Effects of residential mobility that is moulding uneven development in border regions can be perceived very differently by city councils, planners and local populations. This research focuses on the perceptions of population mobility and housing in the Greater Region, a transnational cross-border polycentric region in western Europe. Recent economic development of the Grand Duchy of Luxembourg has called for a constant expansion of the labour market, attracting cross-border commuters, and highly mobile professional elites. The concomitant rises in property prices as well as the extreme housing shortages in Luxembourg have led to an expansion of the housing market into the border regions. So far, studies have mostly dealt with the socio-demographic characteristics of the transmigrants. This research aims to detect people’s perceptions of the phenomenon by applying a discourse analysis, and thus aims to trigger an increasing awareness of the various dimensions concerning the emerging transnational housing market.

Sitting on her panel were Prof. Dr. Markus Hesse, Prof. Dr. Ulrike Sailer, Prof. Dr. Birte Nienaber, Associate Prof., ph.d. Martin Klatt, und Prof. Dr. Christian Schulz

Congratulations Dr. Christmann!

19 October, 2017

Reconstructing the Hypercentre - Documenting Hamilius Part II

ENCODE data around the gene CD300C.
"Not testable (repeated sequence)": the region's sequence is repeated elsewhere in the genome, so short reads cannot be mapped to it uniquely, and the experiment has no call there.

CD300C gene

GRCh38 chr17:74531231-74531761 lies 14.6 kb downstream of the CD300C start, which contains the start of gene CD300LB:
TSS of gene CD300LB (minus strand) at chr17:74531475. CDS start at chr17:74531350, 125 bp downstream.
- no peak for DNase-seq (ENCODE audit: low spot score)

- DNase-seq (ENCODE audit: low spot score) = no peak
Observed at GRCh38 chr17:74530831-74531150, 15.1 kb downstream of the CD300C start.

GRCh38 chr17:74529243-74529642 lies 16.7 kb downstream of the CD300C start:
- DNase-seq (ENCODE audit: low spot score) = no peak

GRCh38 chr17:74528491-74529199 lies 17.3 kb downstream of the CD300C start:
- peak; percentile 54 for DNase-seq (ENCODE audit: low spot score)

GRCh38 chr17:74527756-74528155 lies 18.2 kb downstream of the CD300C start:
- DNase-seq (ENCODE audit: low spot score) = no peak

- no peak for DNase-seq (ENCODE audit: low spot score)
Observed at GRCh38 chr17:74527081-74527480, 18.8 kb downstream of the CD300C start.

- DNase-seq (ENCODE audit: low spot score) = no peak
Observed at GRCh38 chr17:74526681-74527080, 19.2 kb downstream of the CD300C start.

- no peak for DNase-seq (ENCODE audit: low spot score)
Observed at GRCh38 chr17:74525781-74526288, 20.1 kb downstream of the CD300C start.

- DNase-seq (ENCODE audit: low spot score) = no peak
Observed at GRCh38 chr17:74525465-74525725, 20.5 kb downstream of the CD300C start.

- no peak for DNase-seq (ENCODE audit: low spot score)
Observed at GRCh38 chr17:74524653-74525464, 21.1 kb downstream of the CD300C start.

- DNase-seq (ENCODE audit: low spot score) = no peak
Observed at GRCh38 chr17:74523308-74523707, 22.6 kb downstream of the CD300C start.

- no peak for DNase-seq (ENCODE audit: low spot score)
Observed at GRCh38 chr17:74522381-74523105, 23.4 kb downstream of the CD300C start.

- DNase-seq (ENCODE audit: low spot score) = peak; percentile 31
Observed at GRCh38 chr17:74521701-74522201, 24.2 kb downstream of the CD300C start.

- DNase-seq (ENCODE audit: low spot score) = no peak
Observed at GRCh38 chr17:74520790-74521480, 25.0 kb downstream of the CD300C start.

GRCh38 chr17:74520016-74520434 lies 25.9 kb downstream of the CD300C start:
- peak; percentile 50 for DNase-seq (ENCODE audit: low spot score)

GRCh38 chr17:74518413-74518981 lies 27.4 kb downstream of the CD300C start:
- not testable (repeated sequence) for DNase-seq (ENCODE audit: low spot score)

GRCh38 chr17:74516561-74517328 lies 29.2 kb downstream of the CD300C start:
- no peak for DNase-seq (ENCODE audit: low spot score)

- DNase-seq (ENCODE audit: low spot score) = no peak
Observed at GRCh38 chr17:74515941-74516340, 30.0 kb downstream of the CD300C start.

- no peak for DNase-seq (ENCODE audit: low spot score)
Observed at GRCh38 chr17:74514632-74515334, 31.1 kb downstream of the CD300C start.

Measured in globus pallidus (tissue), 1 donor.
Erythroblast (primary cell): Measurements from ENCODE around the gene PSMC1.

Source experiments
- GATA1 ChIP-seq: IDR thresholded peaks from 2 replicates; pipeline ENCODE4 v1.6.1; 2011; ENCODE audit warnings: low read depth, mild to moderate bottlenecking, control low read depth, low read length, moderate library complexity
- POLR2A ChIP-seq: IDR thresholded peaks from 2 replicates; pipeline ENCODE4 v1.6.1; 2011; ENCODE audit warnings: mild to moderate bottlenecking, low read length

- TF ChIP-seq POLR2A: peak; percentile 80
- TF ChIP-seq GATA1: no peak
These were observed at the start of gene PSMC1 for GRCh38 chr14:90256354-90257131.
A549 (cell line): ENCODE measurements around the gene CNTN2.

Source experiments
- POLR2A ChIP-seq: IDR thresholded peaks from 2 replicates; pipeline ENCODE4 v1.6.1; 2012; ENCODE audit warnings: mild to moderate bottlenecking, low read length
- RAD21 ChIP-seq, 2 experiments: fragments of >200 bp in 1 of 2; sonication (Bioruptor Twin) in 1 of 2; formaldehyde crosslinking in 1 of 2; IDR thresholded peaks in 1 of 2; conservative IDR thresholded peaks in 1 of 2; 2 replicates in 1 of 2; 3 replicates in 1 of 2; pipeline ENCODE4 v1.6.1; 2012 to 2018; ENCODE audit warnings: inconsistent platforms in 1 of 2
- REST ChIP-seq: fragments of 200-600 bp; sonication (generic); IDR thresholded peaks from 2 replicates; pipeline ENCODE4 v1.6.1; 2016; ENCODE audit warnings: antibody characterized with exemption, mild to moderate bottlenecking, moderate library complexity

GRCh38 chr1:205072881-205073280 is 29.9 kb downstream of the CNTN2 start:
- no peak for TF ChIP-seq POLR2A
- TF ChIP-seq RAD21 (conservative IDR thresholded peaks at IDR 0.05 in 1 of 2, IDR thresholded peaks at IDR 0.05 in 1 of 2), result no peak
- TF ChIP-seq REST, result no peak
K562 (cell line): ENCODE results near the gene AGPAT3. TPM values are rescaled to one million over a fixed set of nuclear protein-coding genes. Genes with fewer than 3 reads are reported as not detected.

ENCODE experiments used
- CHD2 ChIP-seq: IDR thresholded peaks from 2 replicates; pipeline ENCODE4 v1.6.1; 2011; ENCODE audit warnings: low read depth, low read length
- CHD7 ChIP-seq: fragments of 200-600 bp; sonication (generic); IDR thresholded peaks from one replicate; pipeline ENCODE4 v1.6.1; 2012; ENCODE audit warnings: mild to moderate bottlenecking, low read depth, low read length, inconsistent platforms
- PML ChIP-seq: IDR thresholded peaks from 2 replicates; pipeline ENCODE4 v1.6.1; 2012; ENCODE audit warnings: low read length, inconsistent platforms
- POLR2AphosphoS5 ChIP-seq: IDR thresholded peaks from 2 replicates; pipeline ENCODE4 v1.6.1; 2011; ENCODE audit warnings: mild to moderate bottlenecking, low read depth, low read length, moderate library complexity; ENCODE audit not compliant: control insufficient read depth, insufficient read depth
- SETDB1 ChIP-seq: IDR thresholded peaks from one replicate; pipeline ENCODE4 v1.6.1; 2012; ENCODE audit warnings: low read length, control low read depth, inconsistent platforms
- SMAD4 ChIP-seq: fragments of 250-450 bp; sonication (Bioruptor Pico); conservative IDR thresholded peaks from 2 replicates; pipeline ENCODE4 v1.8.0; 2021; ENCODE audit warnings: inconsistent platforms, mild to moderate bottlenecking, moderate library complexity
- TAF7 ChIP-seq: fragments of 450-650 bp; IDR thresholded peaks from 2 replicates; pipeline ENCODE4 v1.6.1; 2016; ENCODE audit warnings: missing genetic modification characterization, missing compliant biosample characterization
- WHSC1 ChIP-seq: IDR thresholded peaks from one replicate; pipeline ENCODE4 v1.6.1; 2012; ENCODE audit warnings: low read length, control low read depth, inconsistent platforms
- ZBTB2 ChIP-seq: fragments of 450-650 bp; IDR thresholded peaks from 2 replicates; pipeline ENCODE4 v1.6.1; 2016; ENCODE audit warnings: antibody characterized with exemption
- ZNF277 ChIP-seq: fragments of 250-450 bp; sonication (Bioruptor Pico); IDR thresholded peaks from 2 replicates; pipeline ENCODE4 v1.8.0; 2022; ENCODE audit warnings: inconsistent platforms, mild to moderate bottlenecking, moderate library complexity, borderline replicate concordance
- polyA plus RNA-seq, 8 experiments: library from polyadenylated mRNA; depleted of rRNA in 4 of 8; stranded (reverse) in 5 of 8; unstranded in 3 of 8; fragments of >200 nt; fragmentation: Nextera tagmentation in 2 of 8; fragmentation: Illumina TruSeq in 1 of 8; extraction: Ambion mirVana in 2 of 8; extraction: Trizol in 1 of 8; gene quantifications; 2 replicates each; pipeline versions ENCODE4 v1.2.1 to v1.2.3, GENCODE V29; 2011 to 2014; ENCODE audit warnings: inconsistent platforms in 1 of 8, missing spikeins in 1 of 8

photo from Dr. Nathalie Christmann
The construction site at Hamilius has become a regular pit stop on the tour of the City of Luxembourg that first year Master students in our Geography and Spatial Planning program take. This year, in preparation, I dug up some media concerning the site.

   This entry may be seen as a follow-up to a previous blog entry "When the Heart Went" (April 2015) where I published a short photo essay of some of the graffiti art that was dismantled before construction began. There I also provided a link to a Luxembourgish film, "Hamilius," that documented the underground art scene that used to gather in the passageways underneath the bus station. More on this can be found with a simple search of skater/hip hop/breakdance/Hamilius in youtube. A couple of examples are Here or Here. While on the topic, it can also be noted that since construction began, the new Skatepark Peitruss has opened. While it certainly looks "impressive" and well supplied, I am curious to what degree this was a satisfying replacement.